Monday, May 10, 2010

Questions Answered – May 10, 2010

What are your thoughts on letting your children watch television or movies with violence, bad language, etc.? Is that something to approach on a case-by-case basis, or are there some good all-encompassing ground rules? --Nervous Nellie

Millie Answers:

I have very specific opinions on this score (which any of my children could recite for you, chapter and verse). While I don’t censor much of what my kids read (well, no pornography for the under-teen crowd), when they were little I had extremely strict guidelines. The reason for this is that while when you’re reading you’re interpreting what you read and picturing it through your own imagination, but when you SEE something violent or strongly sexual it burns an image from someone ELSE’S imagination into your brain – and a lot of those images that are too charged for young children to process.

Even if your child is wise beyond her years and can hold remarkably adult conversations, she’s still a child and sees things through a child’s eyes. Once you’ve seen Freddy Krueger’s knife sticking through somebody’s throat, you can’t un-see it. There’ll be time enough for that; children should get to BE children for as long as they can.

Beyond that, it’s a good idea to have a general idea beforehand of what YOU think is appropriate. You may not mind a twelve-year-old hearing words that you’d cringe to hear a four-year-old using (because believe me, once they hear the words they WILL use them). You may think violence is okay for a sophisticated Ten to see but not sex, or vice-versa. Perhaps cartoonish violence doesn’t bother you but realistic violence does.

DON’T trust the Classification and Rating Administration (CARA) movie rating guides alone when you’re making this decision. Their heart is in the right place but their standards are slippery and there is some extremely inappropriate stuff out there masquerading under a mis-labeled PG or PG-13. Ask friends who’ve seen a movie you’re considering, or look it up online; I like the Movie Mom site (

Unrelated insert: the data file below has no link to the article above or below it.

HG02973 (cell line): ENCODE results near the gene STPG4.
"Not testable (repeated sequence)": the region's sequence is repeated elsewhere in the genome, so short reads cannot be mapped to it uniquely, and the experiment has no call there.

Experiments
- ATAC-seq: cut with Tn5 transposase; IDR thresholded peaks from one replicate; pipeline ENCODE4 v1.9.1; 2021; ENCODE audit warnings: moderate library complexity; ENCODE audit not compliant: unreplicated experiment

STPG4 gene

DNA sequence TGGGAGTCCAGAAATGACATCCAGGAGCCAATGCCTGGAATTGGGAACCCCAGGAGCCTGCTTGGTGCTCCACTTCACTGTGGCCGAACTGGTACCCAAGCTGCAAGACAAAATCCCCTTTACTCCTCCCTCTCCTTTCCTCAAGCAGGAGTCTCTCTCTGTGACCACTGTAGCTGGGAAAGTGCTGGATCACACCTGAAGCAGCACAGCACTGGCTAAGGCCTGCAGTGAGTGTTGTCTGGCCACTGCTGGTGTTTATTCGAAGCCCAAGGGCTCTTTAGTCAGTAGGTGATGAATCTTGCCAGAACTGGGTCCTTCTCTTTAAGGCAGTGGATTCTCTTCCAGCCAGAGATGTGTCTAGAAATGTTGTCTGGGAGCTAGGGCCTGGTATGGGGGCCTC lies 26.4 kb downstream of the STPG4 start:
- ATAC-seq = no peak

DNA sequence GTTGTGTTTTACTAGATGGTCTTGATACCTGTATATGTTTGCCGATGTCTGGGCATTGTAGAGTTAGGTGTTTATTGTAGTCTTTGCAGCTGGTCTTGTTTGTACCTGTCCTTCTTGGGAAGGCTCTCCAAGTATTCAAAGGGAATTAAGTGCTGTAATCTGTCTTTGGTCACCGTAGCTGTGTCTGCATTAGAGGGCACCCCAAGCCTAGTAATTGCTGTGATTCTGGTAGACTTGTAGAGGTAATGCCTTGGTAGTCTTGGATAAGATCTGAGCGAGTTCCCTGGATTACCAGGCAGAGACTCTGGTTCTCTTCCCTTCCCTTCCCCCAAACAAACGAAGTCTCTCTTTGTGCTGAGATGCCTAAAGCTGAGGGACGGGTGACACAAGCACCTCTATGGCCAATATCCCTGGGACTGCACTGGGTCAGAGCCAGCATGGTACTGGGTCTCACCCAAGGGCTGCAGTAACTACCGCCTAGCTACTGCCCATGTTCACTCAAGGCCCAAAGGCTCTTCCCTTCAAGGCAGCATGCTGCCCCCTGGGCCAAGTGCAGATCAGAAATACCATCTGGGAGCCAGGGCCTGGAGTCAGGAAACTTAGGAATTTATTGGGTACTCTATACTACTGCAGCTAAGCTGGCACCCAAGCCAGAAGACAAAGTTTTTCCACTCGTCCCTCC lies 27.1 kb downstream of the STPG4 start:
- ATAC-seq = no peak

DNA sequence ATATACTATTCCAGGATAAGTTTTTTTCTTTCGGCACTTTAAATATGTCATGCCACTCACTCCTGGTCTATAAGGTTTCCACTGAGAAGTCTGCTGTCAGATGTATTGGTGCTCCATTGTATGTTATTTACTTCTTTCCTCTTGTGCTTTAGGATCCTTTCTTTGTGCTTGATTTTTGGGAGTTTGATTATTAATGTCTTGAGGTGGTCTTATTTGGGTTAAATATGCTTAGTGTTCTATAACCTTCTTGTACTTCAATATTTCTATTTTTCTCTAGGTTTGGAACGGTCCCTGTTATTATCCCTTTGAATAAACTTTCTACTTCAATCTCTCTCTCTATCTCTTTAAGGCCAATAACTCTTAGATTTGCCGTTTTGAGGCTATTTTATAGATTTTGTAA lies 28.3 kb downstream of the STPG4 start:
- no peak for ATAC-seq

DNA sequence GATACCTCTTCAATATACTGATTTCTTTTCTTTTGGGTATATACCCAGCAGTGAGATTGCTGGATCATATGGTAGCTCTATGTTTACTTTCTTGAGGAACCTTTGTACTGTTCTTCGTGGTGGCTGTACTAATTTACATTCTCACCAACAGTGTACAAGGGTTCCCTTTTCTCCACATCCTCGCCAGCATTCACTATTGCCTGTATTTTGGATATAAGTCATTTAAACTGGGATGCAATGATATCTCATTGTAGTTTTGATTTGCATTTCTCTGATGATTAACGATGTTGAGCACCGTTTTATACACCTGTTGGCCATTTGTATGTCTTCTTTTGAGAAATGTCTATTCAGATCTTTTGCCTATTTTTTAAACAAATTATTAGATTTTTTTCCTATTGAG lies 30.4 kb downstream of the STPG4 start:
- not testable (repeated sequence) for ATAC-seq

Until my kids were in mid-elementary school we never took them to a movie that we hadn’t already seen ourselves. Yes, this can get expensive, not to mention the risk that you’ll have to sit through some howlingly bad movies—but it’s the only way to know for sure whether any particular flick meets your family’s standards.

Until your child is in high school (yes, that old!), they shouldn’t be watching a movie they haven’t already seen unless you (or another competent adult) is watching it with them. In the first place a kid doesn’t NEED to be planted in front of a screen for that long with no human interaction; but in the second place, you’ll be sharing the experience with him so that when he DOES have questions (or you see something you’d like to discuss), you can talk about it later. When the child gets older and you’re considering adding a little more spice to his movie-watching, you’ll be right there to monitor the effect it’s having. There’s no shame in turning the movie off and trying again in 6 months or a year. Not every 13-year-old is ready for The Sixth Sense.

One way to prepare children to watch more sophisticated movies is to have a lot of little conversations with them about special effects. Children much older than you would suspect still have pretty blurry boundaries in their perceptions of Reality vs. Fantasy. Talk about how Peter Pan can fly in the movie because they hook him up to a harness and a wire, and then erase the wire from the film. Show your child how you can make fake blood at home out of catsup or corn syrup and red food coloring “just like at Halloween.” Show your child a picture online of an actor at a Starbuck’s and mention that even though he got “shot” and “killed” in his last movie, after work he got up and went home just like Daddy comes home from his job. Talk about stories: How a good story has a beginning, a middle and an end, and there are all kinds of ways to make people think, “Oh no! What will happen next?” so they will keep reading or watching until the story is finished. In short, show the child the process YOU go through when reading a book or watching a movie to make it make sense in the context of the story and the medium.

In general, Dad will think the kid is ready for gore or curse words long before Mom will. It’s probably okay to trust him on this one.

Movies are a lot of fun for kids (as they are for the rest of us!) and, like anything else, they’re even more fun if we know how we’re expected to behave. I beseech you, Gentle Readers: Teach your children how to behave in a movie theater. Talking, running around and kicking the backs of other patron’s seats is going to earn them more glares and bad karma than you ever want to have aimed at your child – or at you. Before you take them to a theater (at 5 or 6 years of age; before then it’s just cruel to expect them to sit still that long), explain that it’s not like at home, where you can talk during the show – other people are listening too, so you have to be polite and stay quiet while the lights are out.

In an emergency a quiet, whispered “Daddy, I have to go to the bathroom,” is acceptable.

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